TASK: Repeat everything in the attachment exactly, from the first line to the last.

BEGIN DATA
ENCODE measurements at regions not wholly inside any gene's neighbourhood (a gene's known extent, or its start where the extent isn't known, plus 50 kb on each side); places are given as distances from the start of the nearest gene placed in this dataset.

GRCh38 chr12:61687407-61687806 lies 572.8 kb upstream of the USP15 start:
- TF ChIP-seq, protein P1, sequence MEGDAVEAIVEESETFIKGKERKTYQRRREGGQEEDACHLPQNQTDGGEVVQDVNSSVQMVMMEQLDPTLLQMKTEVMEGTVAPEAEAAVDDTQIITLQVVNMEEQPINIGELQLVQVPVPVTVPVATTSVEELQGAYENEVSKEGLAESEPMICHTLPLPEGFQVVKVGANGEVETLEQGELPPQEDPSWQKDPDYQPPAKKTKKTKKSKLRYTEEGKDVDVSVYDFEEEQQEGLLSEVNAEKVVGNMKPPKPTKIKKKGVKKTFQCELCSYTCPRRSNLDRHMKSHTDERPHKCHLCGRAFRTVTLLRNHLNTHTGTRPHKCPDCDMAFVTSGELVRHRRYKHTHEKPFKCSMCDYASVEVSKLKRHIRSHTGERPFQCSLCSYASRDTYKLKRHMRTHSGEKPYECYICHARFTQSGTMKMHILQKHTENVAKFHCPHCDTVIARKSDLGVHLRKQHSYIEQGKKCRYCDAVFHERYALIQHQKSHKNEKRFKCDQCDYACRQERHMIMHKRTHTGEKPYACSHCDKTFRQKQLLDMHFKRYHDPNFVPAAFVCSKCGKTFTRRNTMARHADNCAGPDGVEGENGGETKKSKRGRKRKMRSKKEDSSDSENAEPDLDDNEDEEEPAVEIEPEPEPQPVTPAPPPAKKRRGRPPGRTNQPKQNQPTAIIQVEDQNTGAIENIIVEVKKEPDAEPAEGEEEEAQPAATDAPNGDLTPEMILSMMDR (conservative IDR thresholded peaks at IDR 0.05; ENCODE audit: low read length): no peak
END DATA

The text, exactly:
ENCODE measurements at regions not wholly inside any gene's neighbourhood (a gene's known extent, or its start where the extent isn't known, plus 50 kb on each side); places are given as distances from the start of the nearest gene placed in this dataset.

GRCh38 chr12:61687407-61687806 lies 572.8 kb upstream of the USP15 start:
- TF ChIP-seq, protein P1, sequence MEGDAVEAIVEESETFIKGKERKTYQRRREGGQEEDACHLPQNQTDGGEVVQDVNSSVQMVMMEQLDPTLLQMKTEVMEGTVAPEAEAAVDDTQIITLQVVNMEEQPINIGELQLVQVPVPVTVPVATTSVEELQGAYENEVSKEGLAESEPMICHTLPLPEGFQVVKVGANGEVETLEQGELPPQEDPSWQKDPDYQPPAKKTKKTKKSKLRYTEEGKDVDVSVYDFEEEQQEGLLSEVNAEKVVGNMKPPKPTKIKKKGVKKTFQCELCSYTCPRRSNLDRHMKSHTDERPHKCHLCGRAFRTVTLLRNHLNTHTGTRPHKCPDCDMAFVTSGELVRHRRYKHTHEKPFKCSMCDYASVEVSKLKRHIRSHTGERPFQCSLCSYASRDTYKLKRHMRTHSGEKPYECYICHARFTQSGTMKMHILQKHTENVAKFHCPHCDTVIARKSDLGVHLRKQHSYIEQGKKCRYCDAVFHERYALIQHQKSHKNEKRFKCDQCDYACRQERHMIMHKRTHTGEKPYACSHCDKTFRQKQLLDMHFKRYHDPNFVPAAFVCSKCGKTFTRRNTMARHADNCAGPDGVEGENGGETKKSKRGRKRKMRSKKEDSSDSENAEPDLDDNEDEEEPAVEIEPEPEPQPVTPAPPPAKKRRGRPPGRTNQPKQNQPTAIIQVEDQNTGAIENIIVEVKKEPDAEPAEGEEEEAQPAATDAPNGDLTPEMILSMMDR (conservative IDR thresholded peaks at IDR 0.05; ENCODE audit: low read length): no peak